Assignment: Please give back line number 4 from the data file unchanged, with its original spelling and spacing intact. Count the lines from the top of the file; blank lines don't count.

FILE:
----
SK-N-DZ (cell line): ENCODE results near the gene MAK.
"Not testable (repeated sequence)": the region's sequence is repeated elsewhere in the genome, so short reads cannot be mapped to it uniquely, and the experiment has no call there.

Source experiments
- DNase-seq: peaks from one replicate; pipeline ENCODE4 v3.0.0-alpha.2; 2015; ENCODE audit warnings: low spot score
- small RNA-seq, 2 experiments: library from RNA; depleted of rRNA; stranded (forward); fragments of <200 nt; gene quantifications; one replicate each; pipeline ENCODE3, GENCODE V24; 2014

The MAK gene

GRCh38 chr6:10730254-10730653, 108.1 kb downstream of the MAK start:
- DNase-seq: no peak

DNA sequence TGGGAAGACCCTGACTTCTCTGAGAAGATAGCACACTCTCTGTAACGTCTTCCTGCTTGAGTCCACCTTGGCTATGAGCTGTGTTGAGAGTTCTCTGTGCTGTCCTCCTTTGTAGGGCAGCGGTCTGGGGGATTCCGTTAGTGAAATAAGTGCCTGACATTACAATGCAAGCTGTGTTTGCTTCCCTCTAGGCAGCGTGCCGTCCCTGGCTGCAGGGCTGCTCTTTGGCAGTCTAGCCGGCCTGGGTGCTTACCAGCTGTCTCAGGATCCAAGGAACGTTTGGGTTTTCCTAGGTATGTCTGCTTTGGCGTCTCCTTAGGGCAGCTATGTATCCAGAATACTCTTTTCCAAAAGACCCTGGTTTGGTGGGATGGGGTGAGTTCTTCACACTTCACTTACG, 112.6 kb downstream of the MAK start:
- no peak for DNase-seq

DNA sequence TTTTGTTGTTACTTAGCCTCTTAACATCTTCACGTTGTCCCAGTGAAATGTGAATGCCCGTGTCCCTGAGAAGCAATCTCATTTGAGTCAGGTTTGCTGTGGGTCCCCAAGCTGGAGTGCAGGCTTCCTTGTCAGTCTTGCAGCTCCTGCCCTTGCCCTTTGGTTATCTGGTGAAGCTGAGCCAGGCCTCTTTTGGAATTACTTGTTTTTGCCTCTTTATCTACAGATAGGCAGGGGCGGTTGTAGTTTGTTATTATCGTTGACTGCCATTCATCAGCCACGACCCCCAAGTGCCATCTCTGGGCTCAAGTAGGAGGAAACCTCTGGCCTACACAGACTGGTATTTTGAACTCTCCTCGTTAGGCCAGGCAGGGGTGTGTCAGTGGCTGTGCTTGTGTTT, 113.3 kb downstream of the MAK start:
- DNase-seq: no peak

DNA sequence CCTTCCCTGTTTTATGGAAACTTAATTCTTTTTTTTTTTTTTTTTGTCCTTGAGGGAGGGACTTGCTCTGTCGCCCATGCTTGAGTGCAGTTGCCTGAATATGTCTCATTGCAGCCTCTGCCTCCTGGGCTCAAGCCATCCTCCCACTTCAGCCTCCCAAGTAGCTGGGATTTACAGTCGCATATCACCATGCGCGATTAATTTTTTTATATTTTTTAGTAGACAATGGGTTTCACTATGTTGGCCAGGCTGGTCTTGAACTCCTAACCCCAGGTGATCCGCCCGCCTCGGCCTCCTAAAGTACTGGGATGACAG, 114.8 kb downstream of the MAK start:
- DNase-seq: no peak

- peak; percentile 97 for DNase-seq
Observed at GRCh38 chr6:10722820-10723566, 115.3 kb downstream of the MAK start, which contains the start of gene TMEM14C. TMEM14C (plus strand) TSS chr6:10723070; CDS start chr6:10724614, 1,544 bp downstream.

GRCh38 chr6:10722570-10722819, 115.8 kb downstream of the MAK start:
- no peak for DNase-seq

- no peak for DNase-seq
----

- DNase-seq: peaks from one replicate; pipeline ENCODE4 v3.0.0-alpha.2; 2015; ENCODE audit warnings: low spot score